SVY1110 Introduction to Global Positioning System
|Semester 2, 2019 On-campus Springfield|
|Short Description:||Introduction to GPS|
|Faculty or Section :||Faculty of Health, Engineering and Sciences|
|School or Department :||School of Civil Engineering and Surveying|
|Student contribution band :||Band 2|
|ASCED code :||031101 - Surveying|
|Grading basis :||Graded|
|Version produced :||18 February 2019|
Examiner: Chris McAlister
Throughout the centuries, people have sought a simple way of determining where they are on Earth, and where they are heading. Positioning and navigation have always been one of the most basic problems facing civilisation. Today GPS has provided us with the ability to know where we are and where we are heading. GPS provides this worldwide navigation service by using a constellation of satellites orbiting the Earth. It is essential that surveyors, GIS specialists, and other casual users be familiar with the fundamentals of GPS and that they have a sound understanding of its uses, and the accuracy achievable by different GPS observation and reduction techniques.
The use of the Global Positioning System (GPS), for accurately determining positions on earth, has grown exponentially since the late 1980s and early 1990s. Today GPS is firmly entrenched in the general operations of professional surveying and GIS organisations. This course presents fundamental information on structure, characteristics and use of GPS and other Global Navigation Satellite Systems (GNSS). Background information is provided and the basic principles of using the GNSS systems are introduced. The course has a bias towards the code observable and the use of GPS for asset mapping, but several sections dealing with higher accuracy measurement techniques make this course relevant to a wide range of students. Consequently, the information will be relevant to those seeking fundamental knowledge in areas of general GPS surveying, agriculture, machine guidance, mapping and general data collection.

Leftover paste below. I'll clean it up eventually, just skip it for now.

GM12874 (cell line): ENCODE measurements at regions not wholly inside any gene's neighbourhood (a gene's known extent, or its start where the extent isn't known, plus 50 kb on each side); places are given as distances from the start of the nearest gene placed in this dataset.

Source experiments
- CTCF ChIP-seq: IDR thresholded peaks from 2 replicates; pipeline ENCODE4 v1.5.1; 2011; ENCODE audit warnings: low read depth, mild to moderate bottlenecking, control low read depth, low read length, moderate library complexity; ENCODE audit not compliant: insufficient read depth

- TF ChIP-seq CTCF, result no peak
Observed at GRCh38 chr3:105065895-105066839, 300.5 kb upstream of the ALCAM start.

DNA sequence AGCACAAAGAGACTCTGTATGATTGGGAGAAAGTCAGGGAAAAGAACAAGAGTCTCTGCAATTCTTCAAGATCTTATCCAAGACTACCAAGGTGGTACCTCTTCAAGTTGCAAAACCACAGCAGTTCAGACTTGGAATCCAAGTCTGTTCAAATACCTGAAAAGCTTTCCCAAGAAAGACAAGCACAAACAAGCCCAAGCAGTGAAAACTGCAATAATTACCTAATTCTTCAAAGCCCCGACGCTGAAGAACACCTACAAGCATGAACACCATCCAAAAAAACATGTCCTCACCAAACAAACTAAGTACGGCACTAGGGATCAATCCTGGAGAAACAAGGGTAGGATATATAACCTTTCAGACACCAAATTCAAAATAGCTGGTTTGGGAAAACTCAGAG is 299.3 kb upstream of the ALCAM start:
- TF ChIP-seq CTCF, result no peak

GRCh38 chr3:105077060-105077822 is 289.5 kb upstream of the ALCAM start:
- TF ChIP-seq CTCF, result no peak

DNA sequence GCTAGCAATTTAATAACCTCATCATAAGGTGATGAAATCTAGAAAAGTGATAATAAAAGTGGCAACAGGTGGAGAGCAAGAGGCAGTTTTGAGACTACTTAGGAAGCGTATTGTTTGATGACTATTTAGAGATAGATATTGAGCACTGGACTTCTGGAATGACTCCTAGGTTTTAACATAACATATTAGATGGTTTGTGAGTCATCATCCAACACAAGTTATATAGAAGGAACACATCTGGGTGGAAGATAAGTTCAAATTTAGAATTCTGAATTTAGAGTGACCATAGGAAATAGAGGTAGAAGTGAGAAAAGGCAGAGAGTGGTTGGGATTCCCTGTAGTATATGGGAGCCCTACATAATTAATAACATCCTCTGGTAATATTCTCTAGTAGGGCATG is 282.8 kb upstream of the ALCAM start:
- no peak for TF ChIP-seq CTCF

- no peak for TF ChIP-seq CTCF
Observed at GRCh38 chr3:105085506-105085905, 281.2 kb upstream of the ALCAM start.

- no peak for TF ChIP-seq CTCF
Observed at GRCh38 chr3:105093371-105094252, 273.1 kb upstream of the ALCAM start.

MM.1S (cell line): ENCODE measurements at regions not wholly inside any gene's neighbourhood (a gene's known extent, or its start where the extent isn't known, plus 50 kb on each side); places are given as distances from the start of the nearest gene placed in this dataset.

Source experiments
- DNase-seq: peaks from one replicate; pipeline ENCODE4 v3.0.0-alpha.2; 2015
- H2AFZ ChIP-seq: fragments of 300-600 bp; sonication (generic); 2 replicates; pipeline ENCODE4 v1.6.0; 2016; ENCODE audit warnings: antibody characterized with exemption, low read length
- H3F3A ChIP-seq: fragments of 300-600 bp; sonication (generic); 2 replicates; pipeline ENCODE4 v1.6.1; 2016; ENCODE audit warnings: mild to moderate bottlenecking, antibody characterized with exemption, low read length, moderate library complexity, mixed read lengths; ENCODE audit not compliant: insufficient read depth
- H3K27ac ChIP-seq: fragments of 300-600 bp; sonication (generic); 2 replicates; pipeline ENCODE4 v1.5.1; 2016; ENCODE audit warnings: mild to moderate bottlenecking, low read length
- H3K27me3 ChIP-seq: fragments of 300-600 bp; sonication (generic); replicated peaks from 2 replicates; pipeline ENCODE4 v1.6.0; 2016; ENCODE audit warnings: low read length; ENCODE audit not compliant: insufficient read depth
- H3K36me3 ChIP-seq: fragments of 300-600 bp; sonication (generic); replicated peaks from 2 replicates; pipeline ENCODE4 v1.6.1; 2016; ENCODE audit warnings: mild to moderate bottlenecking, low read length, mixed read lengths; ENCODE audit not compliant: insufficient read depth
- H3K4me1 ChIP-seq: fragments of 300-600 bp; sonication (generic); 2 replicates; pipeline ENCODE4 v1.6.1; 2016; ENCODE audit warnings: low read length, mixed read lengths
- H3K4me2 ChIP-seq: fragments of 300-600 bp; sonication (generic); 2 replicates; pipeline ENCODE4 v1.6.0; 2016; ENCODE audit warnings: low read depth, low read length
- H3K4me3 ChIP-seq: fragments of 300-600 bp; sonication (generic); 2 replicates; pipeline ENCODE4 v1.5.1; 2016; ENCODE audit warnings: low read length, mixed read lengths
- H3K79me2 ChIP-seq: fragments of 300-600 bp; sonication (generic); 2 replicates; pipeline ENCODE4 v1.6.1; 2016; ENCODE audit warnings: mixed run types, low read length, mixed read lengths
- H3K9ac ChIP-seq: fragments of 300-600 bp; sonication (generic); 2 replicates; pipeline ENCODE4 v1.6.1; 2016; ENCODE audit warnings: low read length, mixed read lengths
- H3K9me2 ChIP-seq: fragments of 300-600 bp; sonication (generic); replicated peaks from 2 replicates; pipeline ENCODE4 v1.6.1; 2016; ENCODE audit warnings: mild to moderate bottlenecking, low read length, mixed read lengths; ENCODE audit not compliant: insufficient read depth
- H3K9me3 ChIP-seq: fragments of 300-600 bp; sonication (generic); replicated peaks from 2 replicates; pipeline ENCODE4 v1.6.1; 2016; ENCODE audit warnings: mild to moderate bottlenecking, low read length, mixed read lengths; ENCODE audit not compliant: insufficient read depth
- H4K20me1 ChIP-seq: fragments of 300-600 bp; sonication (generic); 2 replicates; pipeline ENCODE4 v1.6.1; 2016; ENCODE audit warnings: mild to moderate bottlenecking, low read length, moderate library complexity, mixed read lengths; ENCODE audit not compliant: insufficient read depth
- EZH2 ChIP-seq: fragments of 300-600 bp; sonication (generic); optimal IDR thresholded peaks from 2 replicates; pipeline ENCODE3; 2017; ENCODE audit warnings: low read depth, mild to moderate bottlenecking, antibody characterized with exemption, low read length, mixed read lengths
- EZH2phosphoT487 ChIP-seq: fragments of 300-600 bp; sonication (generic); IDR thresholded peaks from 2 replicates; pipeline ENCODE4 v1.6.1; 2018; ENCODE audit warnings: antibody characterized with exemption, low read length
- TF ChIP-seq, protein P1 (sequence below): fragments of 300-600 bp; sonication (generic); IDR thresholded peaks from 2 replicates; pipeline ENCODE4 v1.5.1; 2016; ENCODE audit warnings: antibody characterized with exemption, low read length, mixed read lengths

The course objectives define the student learning outcomes for a course. On completion of this course, students should be able to:
- discuss the features and applications of GPS and its importance in society today;
- define coordinates systems likely to be encountered by GPS users and calculate and discuss GPS coordinates;
- describe global satellite navigation systems, satellite orbital characteristics, and satellite signal structure;
- define the fundamental characteristics of GPS/GNSS and outline their development;
- discuss the principles of GPS observations, make observations using a GPS receiver, and calculate and analyse findings;
- explain GPS observations techniques, and calculate and evaluate levels of accuracy associated with GPS observations;
- demonstrate an understanding of error sources in GPS observations, and explain the uses and critical factors of Differential GPS techniques;
- identify and discuss project planning features when using GPS, and discuss the key steps in planning a GPS data collection project for asset mapping;
- explain GPS data collection and processing procedures, including Differential (code and phase) GPS, and evaluate collected and processed data;
- describe the use of GPS for asset mapping, and other common uses.
|6.||Differential (code & phase) GPS||10.00|
|8.||Collection and Processing||10.00|